How Do Firms Adjust to Rises in the Minimum Wage? Survey Evidence from Central and Eastern Europe

52 Pages Posted: 12 Jan 2018

See all articles by Katalin Bodnár

Katalin Bodnár

European Central Bank (ECB)

Ludmila Fadejeva

Latvijas Banka

Stefania Iordache

National Bank of Romania

Liina Malk

Bank of Estonia

Desislava Paskaleva

Bulgarian National Bank

Jurga Pesliakaite

Bank of Lithuania

Nataša Todorović Jemec

Institute of Macroeconomic Analysis and Development

Peter Toth

Charles University in Prague - CERGE-EI (Center for Economic Research and Graduate Education - Economics Institute)

Robert Wyszynski

National Bank of Poland

Date Written: January 10, 2018

Abstract

We study the transmission channels for rises in the minimum wage using a unique firm-level dataset from eight Central and Eastern European countries. Representative samples of firms in each country were asked to evaluate the relevance of a wide range of adjustment channels following specific instances of rises in the minimum wage during the recent post-crisis period. The paper adds to the rest of literature by presenting the reactions of firms as a combination of strategies, and evaluates the relative importance of those strategies. Our findings suggest that the most popular adjustment channels are cuts in non-labour costs, rises in product prices, and improvements in productivity. Cuts in employment are less popular and occur mostly through reduced hiring rather than direct layoffs. Our study also provides evidence of potential spillover effects that rises in the minimum wage can have on firms without minimum wage workers.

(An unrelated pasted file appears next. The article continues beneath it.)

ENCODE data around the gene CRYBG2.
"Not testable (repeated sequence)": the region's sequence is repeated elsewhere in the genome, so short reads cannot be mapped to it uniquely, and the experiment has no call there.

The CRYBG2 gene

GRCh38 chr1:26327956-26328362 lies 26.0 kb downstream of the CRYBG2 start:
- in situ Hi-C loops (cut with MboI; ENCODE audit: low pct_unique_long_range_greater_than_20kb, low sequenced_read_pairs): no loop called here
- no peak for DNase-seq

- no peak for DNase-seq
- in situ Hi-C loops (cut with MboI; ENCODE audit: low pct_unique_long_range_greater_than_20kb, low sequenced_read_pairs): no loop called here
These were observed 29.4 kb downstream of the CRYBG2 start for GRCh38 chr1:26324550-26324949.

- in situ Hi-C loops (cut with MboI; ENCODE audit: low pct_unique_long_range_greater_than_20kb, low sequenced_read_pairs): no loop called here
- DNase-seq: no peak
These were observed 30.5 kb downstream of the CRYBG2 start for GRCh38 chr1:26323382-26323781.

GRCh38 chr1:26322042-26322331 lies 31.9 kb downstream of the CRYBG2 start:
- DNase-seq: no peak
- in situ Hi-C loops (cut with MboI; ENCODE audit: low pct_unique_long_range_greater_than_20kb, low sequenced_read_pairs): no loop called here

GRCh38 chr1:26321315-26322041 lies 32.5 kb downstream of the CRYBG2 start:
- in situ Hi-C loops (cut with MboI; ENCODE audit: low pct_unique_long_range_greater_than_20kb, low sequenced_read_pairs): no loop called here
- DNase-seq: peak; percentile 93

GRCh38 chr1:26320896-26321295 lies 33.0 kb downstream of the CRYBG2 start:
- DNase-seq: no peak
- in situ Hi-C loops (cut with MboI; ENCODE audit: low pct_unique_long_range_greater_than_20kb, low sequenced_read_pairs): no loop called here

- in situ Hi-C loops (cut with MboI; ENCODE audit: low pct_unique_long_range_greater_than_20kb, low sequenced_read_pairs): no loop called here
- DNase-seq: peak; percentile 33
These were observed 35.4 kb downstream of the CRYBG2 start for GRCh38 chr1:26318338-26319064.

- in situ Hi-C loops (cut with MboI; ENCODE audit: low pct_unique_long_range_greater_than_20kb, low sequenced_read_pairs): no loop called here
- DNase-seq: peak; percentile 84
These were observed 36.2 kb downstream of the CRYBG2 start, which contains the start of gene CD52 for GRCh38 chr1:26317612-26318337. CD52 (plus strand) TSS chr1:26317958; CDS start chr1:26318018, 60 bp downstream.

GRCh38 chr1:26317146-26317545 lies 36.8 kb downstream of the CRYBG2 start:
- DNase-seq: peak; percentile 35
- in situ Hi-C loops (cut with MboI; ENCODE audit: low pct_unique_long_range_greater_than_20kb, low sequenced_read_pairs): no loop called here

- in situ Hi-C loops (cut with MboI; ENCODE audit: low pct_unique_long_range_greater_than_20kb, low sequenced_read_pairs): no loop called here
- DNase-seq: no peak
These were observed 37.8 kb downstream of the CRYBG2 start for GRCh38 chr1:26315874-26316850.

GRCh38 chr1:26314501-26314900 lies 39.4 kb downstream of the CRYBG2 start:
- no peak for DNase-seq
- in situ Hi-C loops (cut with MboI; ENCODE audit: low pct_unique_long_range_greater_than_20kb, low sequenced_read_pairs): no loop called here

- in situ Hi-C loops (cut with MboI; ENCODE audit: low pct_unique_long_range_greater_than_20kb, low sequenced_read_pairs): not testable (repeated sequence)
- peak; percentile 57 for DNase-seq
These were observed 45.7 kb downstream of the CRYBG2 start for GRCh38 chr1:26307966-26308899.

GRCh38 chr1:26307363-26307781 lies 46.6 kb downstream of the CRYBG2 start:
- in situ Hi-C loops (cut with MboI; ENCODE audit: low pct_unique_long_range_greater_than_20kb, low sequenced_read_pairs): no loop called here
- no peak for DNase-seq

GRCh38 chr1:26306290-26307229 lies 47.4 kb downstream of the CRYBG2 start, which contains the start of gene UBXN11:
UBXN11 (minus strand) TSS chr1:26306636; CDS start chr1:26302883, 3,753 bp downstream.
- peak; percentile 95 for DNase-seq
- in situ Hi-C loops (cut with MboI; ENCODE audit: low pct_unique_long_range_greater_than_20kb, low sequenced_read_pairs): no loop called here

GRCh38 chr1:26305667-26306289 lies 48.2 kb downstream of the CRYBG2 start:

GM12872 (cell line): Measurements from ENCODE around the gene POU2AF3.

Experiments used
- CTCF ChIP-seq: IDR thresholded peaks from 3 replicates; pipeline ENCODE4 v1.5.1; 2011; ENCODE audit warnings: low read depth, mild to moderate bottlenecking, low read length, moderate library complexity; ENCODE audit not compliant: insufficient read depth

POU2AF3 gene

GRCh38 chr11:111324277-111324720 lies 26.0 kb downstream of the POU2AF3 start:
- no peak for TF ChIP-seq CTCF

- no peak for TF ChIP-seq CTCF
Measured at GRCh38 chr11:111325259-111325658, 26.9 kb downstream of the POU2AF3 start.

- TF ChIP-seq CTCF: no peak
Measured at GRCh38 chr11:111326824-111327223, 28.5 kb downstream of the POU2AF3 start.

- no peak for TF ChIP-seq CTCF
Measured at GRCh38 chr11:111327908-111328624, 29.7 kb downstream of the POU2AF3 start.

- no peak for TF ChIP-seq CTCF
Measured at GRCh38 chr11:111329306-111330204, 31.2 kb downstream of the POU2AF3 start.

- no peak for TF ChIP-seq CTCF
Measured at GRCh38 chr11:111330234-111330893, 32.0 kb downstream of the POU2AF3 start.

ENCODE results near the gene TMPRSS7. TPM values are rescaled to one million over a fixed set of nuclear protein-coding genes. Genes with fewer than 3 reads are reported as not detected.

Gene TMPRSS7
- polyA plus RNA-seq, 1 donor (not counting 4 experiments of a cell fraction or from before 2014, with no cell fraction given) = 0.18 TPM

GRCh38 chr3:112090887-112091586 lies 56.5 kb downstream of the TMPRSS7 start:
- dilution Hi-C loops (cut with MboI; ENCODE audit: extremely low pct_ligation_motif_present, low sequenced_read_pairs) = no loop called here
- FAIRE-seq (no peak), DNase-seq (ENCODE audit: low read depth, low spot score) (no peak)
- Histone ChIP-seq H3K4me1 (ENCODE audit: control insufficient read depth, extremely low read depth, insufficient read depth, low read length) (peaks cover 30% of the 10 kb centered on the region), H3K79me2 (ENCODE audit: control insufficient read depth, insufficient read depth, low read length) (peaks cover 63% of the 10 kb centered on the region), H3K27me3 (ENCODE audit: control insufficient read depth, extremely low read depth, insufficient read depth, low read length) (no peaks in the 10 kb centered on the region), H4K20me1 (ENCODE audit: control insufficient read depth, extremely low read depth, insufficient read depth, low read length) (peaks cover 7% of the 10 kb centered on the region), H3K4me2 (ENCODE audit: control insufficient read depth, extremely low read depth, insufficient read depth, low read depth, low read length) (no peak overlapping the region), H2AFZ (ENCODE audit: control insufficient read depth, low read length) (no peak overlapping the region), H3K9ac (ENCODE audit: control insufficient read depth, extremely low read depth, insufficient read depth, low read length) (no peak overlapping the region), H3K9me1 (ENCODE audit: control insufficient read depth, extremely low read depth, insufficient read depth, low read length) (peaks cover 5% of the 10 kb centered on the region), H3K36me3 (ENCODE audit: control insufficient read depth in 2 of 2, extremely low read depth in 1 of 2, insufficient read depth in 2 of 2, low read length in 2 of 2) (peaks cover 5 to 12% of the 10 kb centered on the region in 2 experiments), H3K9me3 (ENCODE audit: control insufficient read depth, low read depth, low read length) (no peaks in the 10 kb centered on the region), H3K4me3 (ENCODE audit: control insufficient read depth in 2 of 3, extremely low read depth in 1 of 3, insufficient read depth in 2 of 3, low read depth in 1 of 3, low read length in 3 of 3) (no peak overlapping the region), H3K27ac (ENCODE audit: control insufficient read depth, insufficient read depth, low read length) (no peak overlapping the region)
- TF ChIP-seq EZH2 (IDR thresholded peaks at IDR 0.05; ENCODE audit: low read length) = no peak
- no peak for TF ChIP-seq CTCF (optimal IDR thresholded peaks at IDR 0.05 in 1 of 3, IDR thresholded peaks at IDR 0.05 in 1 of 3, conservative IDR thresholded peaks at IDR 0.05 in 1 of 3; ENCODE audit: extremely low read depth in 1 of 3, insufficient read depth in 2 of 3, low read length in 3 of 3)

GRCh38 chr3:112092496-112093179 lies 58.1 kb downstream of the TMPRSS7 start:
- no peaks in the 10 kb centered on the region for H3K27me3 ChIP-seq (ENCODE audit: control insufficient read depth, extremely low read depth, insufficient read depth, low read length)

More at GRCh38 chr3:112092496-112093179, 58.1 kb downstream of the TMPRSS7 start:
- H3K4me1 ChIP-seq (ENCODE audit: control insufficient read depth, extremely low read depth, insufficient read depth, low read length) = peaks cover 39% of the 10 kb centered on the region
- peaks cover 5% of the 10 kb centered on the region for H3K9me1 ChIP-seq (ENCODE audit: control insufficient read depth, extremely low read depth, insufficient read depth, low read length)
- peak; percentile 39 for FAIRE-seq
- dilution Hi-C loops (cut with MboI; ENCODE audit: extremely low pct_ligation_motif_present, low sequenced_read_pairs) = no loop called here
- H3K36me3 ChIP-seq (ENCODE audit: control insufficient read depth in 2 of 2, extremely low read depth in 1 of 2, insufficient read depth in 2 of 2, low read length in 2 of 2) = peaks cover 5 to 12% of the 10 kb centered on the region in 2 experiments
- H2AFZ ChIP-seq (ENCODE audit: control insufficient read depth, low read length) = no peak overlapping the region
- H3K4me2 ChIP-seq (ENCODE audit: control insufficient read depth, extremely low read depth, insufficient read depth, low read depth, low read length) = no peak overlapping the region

Keywords: minimum wage, adjustment channels, firm survey

JEL Classification: D22, E23, J31

Suggested Citation

Bodnár, Katalin and Fadejeva, Ludmila and Iordache, Stefania and Malk, Liina and Paskaleva, Desislava and Pesliakaite, Jurga and Todorović Jemec, Nataša and Toth, Peter and Wyszynski, Robert, How Do Firms Adjust to Rises in the Minimum Wage? Survey Evidence from Central and Eastern Europe (January 10, 2018). ECB Working Paper No. 2122, ISBN: 978-92-899-3227-1, Available at SSRN: https://ssrn.com/abstract=3100086

Katalin Bodnár (Contact Author)

European Central Bank (ECB) ( email )

Sonnemannstrasse 22
Frankfurt am Main, 60314
Germany

Ludmila Fadejeva

Latvijas Banka ( email )

Riga
Latvia

Stefania Iordache

National Bank of Romania ( email )

Bucharest
Romania

Liina Malk

Bank of Estonia ( email )

Estonia Building 13
15095 Tallinn
Estonia

Desislava Paskaleva

Bulgarian National Bank ( email )

str
Sofia, 1040
United States

Jurga Pesliakaite

Bank of Lithuania ( email )

Totoriu 4
Vilnius, LT-01121
Lithuania

Nataša Todorović Jemec

Institute of Macroeconomic Analysis and Development ( email )

Gregorčičeva 27
Ljubljana, SI-1000
Slovenia

Peter Toth

Charles University in Prague - CERGE-EI (Center for Economic Research and Graduate Education - Economics Institute) ( email )

Politickych veznu 7
Prague 1, 111 21
Czech Republic

HOME PAGE: http://www.cerge-ei.cz

Robert Wyszynski

National Bank of Poland ( email )

00-919 Warsaw
Poland

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